Teresa Pires and Helena Paixao make no secret of their feelings. They kiss in public and call each other "My love." That's proved too much for this conservative northern Portuguese coastal town where the lesbian couple has lived since leaving Lisbon last year.
Locals answer their "Bom dia!", Good morning with silence. One scandalized neighbor sprayed them with a garden hose as they walked down the street hand-in-hand. Paixao had to quit her job in a cafe after customers stopped turning up. "It's very hard, but it doesn't bother me any more," said Paixao, 35.
In January, the couple decided to take their private ordeal public, launching the first and so far only bid to force this overwhelmingly Roman Catholic country to grant gays the right to marry. They went to a civil registry office in Lisbon in jeans and matching cream sweaters and asked to be wed. The registrar turned them down because the law permits marriage only between men and women.
Five years ago, Portugal extended some legal benefits such as joint tax returns to people who live together, including homosexuals. However, the concessions fell far short of the entitlements gained by marriage. The case of Paixao and Pires, both divorced and with young daughters, has become a litmus test of modern Portuguese attitudes toward homosexuality as Europe moves toward greater tolerance.
They decided they wanted to wed after reading about Elton John's civil union with his longtime partner last December in England . The ceremony concluded the first week of legalized same-sex unions in the United Kingdom . In Europe , Belgium , the Netherlands and Spain have legalized gay marriage. Canada and Massachusetts in the United States also allow gay marriage.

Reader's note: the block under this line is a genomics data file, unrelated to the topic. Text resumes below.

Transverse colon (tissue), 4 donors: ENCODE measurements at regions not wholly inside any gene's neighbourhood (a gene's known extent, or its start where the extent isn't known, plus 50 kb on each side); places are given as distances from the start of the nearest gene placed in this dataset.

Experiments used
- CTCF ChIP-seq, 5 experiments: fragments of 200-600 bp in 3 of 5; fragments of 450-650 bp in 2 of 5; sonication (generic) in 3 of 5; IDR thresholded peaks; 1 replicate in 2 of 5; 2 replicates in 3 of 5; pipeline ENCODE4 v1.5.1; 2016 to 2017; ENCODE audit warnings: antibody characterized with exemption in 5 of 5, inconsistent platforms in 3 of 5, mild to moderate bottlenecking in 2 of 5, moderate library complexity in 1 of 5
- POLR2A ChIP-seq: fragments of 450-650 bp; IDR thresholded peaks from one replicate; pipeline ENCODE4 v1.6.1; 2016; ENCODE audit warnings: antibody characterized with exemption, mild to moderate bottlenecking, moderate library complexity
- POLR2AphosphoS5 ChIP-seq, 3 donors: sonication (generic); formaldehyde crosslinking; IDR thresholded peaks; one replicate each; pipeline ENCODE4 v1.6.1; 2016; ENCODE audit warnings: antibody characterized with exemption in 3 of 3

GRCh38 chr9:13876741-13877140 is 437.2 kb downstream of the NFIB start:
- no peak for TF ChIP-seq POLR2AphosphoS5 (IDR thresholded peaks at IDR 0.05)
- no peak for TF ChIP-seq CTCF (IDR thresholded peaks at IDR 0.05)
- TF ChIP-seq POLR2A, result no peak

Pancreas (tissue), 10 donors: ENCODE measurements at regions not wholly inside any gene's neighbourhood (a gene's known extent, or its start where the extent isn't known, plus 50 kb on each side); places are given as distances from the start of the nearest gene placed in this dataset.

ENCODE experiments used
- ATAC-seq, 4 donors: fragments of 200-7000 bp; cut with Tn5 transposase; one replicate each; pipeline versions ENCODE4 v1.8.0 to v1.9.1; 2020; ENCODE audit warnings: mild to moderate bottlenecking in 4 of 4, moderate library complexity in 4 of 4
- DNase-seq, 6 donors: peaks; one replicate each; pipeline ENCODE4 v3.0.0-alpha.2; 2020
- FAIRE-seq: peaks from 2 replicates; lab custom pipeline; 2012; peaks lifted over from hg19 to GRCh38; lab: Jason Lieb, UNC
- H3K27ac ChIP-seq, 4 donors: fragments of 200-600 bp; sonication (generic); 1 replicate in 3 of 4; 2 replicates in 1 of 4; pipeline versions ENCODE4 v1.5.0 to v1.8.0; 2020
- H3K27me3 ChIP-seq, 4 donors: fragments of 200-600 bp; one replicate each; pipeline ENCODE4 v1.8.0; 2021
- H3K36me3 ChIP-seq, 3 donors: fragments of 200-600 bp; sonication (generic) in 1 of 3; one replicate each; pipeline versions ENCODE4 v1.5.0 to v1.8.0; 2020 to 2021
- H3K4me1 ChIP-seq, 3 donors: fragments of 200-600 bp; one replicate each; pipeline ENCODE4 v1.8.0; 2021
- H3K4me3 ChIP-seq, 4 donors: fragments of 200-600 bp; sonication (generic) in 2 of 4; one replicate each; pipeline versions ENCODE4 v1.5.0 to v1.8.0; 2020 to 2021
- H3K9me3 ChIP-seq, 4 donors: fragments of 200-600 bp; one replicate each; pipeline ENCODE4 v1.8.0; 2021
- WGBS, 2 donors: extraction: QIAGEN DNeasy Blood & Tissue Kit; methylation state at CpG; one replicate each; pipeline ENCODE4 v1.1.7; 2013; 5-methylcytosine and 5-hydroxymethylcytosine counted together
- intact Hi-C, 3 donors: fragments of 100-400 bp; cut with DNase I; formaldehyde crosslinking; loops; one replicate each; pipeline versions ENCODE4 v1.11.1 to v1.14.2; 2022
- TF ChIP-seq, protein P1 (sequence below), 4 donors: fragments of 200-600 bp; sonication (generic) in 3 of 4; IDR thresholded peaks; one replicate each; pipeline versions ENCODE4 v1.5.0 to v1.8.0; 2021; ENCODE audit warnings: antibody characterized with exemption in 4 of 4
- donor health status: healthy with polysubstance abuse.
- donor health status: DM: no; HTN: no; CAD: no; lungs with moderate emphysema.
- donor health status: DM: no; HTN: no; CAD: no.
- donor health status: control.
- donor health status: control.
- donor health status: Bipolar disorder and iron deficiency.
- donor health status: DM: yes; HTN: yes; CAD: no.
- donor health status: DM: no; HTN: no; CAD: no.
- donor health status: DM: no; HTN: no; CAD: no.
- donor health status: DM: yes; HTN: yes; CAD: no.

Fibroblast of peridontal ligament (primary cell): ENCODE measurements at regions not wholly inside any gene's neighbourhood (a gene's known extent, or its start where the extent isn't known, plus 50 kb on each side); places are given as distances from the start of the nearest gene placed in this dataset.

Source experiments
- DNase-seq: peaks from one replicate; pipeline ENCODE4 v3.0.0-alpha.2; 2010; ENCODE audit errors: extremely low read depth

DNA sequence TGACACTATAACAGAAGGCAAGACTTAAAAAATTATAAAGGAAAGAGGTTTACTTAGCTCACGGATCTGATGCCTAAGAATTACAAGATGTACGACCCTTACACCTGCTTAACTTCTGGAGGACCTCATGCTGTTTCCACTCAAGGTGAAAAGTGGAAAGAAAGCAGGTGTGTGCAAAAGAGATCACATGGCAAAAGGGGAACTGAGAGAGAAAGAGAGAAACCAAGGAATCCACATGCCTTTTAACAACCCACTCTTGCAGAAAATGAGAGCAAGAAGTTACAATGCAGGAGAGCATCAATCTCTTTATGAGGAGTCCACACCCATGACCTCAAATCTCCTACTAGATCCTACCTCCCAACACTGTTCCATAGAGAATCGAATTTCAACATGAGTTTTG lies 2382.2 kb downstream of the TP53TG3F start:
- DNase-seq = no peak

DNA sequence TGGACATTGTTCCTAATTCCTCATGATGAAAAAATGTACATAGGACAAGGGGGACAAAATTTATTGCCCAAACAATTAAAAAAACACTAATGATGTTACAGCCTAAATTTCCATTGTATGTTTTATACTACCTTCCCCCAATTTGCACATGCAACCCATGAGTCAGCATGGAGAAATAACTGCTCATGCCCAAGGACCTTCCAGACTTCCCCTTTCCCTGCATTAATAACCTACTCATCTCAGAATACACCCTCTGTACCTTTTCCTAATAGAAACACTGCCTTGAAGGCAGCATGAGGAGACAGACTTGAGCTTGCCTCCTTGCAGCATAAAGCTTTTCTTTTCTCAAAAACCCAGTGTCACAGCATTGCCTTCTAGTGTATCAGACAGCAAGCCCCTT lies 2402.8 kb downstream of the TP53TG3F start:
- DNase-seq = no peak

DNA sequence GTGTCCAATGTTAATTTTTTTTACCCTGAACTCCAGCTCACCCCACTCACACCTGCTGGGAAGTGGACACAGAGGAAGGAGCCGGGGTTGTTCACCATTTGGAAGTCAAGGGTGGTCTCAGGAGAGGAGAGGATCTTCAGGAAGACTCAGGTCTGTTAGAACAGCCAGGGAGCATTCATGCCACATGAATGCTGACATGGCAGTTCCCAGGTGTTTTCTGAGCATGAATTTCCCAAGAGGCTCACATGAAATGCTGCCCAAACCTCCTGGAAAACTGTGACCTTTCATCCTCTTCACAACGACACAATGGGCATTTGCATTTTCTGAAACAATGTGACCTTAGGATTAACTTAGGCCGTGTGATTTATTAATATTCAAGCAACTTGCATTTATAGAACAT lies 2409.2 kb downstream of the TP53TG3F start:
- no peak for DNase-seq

"We saw what's been happening abroad and thought: 'That's what we want, too'," Pires said. "It's our dream." But Portugal moves at a leisurely pace. When new trends travel across Europe , this country of 10.3 million on the continent's southwestern edge tends to lag behind, and homosexuality is still taboo.
Lisbon has some bars and night clubs known to be popular among gays, but they are discreet. Paixao and Pires have encountered resistance even in the capital. They were evicted from their apartment after their landlady told them "people are talking." And when they cuddle on the bus, other passengers get off.
Though Portuguese law prohibits gay marriage, the constitution forbids discrimination based on sexual orientation. That has created a legal pickle that will likely require new legislation to resolve, the women's attorney Luis Grave Rodrigues says. "This is not just about Teresa and Helena, it's about the thousands of people who live in shame, in hiding and with no rights," Grave Rodrigues said in his small suburban Lisbon office.
Grave Rodrigues says his clients will fight all the way to the Constitutional Court the nation's highest court to win the right to marry. He believes the broad resistance to gay marriage will gradually slacken under the influence of other European countries.
The Portuguese delegation of the International Lesbian and Gay Association is supporting the bid by Pires and Paixao to force a change in the law and presented a petition with around 7,000 names to Parliament. Pires and Paixao, who have been together as a couple for three years, reckon that if their case is successful, hundreds of homosexual couples will come forward and ask to marry. The center-left Socialist government, though, says it has no immediate intention of addressing the issue, reports the AP.
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